You’re walking along an empty street in Berlin with a few of your friends around 1 or 2 in the morning. You might see a döner kebab place, maybe an u-bahn station. It’s chilly, slightly wet from the rain earlier. You see a crowd of people dressed comfortably in all black hanging around in front of some sort of gate a little further down the road, smoking hand-rolled cigarettes, casually chatting in German. That’s when you begin to hear it. Actually, that’s when you begin to feel it in your ears and in your chest.
((Uns uns uns uns))
It’s the beat thumping from the techno music blasting at the club.
I don’t consider myself a club rat, but clubbing in Berlin has no comparison. That is not to say that it is exceedingly better or worse, simply that it is truly unlike anywhere else. To me, Berlin nightlife fully encapsulates the spirit of Berlin.
You must wear black, without exception. I learned this lesson the hard way when I wore a dark blue and white striped shirt on my first night out. I got many stares. This social pressure also focused on my skirt. Berlinerins (female Berliners, for lack of a more gender-neutral term in a gendered language) wear only pants to the club. Not dresses, not skirts. Pants. Black pants. Anything else almost looks strange. I can’t even begin explain this phenomenon. In a way, I appreciate it; those who identify as women are put under absolutely no pressure to wear any body-conforming or “revealing” clothing. On the other hand, if you did want to wear something along those lines, as many people do, you would undoubtedly stick out like a sore thumb. The pressure, then, works somehow the opposite way: you must look casual. You must appear not to really care what you put on, but you must still look good. In other words, you must adhere to Berlin fashion.
If you want to get into a club, it’s best to speak German, or at least go with someone who speaks German. The bouncers will not ask, “How many are you?” or “where are you from?” but rather, “wie viele seid ihr?” or “woher kommt ihr?” Especially if you’re going to break the all-black rule, you ought to know how to respond.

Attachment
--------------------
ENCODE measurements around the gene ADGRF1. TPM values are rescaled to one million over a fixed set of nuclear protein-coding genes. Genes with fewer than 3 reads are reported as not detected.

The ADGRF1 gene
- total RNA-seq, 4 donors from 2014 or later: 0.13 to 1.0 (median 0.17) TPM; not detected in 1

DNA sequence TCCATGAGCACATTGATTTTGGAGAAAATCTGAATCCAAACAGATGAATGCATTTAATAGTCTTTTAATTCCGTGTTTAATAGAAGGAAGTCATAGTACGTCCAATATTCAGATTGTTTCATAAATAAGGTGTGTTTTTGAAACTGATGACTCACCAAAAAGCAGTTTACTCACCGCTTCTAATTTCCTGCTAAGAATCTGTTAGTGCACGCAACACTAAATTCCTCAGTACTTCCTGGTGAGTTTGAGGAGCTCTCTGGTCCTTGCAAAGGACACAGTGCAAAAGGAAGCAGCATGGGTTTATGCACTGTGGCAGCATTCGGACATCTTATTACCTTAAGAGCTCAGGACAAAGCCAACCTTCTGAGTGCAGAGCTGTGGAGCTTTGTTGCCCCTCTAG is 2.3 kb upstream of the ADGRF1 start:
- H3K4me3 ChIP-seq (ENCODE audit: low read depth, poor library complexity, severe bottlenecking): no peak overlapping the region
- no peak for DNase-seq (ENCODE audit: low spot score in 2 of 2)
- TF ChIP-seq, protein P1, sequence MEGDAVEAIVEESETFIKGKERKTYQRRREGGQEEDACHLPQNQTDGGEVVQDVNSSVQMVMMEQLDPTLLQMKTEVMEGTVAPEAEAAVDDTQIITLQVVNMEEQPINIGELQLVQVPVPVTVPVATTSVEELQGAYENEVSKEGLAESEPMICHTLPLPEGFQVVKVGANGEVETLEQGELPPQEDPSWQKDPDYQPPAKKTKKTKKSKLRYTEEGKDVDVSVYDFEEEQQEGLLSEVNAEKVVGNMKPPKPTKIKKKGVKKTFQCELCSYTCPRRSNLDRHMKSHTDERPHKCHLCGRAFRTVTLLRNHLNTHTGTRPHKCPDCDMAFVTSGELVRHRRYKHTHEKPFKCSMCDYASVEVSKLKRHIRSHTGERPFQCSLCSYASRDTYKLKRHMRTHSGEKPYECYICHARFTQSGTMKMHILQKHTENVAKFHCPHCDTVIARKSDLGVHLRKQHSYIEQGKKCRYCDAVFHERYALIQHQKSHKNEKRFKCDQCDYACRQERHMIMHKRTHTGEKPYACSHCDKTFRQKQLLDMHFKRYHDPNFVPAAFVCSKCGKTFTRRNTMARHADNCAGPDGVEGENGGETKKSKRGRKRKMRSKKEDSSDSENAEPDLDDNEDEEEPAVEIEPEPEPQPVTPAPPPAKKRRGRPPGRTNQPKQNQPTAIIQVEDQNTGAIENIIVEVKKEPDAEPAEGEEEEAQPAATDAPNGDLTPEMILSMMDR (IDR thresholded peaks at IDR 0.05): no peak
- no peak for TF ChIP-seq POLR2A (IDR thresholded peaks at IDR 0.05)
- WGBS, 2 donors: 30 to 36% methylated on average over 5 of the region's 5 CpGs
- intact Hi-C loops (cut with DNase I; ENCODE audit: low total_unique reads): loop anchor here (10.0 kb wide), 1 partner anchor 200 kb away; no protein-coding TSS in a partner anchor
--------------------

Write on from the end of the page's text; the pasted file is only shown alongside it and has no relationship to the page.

Once you’ve entered what’s sure to be a poorly lit repurposed abandoned building with smoke machines firing from all directions, a guard stops you to put stickers on your phone cameras. If you’re caught taking photos or recording a video, you’ll be thrown out. In our technological world where social media rules, this idea is baffling. Yet, it’s the norm in Berlin clubs. What does it matter that other people know you’re there if you’re not really present? Prohibiting visual documentation of a night out is equal parts sensical and disarming, and overall very Berlin.
If you order a drink and they give you a bottle, you can (and should) return the bottle to the bartender to get money back. Berliners are all about recycling, even in the club.
Berlin has a thriving music scene, characterized by a particular fascination with techno music. You will hear only techno at the club. There will be no top 40, no classic bangers, just techno. Berliners are the masters of creating art from nothing; it innovated architecturally when the city was completely decimated after the second world war, and graffiti and street art became a popular means of expression while the iron curtain was up. Now, clubs host and hire DJs to create layers of beats and riff on them. Perhaps Berliners love techno because creation excites them, it resonates with them. You also can’t sing along to techno, you have to feel it. You either feel it, or you don’t. You have to lose yourself in it, allow it to take over your body and flood your mind. You can try to fake it, but the fact of the matter is that in Berlin clubs, everyone is very much about themselves–there’s not a ton of socializing. If you aren’t into the music, no one knows or cares but you. You’re forced to face yourself, which sentiment also very much reflects Berlin.
The nightlife in Berlin is not for everyone, but neither is Berlin.